Continuous positive airway pressure (CPAP) may be the go-to treatment for sleep apnea, but many people struggle to use it every night. For those who cannot tolerate CPAP, new research finds that a combination of surgical techniques may bring relief.
The “multilevel” treatment includes removing the tonsils, repositioning the palate (roof of the mouth) and using radiofrequency to slightly reduce the size of the tongue. In combination, these procedures open up the airway and reduce breathing obstruction, the researchers said.
The study found that the multilevel surgery technique reduced the number of times people stopped breathing (apnea events) during sleep and improved daytime sleepiness. People also reported better quality of life after the treatment.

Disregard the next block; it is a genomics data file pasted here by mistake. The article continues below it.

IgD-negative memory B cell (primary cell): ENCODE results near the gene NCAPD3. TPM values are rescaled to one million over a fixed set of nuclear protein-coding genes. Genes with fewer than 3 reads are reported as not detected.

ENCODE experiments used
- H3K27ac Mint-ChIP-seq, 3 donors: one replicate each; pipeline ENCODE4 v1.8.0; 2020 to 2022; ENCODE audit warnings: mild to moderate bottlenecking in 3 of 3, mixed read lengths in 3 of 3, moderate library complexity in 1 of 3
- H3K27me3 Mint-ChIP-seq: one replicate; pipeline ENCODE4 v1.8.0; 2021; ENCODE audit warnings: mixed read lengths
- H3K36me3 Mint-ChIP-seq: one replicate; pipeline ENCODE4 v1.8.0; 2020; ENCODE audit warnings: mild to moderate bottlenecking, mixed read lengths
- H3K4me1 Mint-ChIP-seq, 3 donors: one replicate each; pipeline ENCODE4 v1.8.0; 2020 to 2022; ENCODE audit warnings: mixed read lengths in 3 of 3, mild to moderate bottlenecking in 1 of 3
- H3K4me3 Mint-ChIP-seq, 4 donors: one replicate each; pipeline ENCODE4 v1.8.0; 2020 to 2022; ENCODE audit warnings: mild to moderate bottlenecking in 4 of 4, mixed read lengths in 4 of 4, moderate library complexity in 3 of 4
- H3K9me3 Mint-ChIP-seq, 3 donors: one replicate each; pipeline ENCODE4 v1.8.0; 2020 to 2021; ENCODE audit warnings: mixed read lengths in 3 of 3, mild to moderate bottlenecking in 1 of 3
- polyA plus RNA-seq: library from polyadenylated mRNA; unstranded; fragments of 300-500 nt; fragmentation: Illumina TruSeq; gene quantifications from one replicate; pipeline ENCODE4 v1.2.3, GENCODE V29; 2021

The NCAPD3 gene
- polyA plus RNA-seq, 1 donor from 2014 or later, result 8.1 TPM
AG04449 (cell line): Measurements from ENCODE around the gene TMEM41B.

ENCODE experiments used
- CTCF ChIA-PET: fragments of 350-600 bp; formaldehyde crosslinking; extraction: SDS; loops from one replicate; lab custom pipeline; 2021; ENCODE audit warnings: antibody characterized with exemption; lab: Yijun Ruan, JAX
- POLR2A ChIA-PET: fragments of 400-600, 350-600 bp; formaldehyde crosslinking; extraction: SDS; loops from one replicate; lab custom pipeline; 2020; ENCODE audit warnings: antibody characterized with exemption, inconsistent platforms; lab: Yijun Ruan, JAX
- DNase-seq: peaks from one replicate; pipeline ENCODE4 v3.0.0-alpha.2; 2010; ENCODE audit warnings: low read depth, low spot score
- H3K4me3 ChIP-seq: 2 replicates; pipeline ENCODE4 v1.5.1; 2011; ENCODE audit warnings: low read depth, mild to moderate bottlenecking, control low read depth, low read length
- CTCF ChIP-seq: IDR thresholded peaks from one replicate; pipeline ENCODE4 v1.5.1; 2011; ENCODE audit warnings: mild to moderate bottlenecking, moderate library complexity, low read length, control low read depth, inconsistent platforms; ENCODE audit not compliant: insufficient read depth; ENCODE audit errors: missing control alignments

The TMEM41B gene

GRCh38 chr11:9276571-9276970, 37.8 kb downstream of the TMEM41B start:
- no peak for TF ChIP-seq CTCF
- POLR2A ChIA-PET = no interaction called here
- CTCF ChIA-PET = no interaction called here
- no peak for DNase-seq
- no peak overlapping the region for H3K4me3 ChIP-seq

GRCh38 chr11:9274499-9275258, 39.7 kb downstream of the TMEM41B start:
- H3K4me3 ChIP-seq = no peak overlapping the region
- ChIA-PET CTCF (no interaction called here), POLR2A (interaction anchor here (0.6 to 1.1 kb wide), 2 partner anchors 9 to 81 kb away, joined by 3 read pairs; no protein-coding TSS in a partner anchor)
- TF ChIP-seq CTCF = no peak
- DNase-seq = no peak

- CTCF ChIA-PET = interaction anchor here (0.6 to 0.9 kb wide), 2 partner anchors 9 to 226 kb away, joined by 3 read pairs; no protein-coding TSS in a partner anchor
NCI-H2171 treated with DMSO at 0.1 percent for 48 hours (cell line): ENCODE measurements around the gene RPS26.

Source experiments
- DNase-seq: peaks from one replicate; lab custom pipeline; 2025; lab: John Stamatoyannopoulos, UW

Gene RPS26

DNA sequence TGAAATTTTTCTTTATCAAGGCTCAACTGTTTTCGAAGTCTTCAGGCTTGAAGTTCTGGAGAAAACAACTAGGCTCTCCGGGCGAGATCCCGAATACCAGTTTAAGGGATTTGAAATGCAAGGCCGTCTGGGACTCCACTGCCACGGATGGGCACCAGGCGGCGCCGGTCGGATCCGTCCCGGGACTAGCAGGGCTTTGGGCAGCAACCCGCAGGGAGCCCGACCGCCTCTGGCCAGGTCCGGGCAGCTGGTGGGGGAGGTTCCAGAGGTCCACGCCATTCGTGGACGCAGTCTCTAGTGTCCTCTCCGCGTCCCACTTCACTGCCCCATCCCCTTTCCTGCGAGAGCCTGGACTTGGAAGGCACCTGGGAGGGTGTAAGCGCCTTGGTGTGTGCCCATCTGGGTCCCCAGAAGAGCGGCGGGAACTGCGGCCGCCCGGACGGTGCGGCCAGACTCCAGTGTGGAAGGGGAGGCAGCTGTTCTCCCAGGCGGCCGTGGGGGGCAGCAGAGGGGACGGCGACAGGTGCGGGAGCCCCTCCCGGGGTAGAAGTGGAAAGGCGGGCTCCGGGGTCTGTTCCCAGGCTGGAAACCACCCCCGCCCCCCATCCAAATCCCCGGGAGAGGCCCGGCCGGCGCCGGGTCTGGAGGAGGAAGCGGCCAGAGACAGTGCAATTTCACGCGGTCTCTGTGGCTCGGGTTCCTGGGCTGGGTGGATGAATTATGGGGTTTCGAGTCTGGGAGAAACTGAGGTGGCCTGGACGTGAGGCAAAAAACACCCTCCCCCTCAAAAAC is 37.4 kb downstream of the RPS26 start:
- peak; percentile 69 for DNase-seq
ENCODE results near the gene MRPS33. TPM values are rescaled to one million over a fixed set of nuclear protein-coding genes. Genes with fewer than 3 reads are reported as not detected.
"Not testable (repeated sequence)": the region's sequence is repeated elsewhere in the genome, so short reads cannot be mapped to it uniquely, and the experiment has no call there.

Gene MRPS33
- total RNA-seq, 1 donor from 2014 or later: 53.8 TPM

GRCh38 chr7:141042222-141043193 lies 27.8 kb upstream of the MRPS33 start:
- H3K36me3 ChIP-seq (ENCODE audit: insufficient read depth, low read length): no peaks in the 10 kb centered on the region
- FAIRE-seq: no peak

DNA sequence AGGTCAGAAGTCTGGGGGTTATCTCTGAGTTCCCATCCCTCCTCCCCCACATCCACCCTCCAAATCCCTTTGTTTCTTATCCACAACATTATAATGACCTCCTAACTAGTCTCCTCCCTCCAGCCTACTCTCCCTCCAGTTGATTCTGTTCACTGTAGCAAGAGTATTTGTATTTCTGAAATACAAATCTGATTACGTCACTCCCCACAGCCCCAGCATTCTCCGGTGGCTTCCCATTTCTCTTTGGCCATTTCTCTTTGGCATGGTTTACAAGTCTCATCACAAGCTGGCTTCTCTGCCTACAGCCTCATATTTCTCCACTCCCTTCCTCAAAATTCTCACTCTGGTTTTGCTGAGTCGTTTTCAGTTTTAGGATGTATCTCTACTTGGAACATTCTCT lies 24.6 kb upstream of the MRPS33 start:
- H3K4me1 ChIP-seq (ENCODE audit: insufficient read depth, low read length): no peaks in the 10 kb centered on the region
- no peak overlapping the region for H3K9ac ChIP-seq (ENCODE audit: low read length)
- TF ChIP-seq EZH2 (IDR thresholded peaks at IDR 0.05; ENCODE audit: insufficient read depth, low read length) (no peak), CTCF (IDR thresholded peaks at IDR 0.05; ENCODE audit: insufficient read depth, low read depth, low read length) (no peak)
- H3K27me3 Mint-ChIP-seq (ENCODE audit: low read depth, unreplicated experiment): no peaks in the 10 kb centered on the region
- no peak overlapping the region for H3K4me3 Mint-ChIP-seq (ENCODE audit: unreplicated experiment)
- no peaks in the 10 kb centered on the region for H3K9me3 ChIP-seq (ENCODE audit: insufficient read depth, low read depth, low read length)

“Obstructive sleep apnea is common and many people cannot use the main treatments, like CPAP masks. Surgery is a valid option when an expert surgeon is involved, and it can improve outcomes,” said the study’s lead author, Dr. Stuart MacKay. He’s an honorary clinical professor of otolaryngology, head and neck surgery at University of Wollongong, in Australia.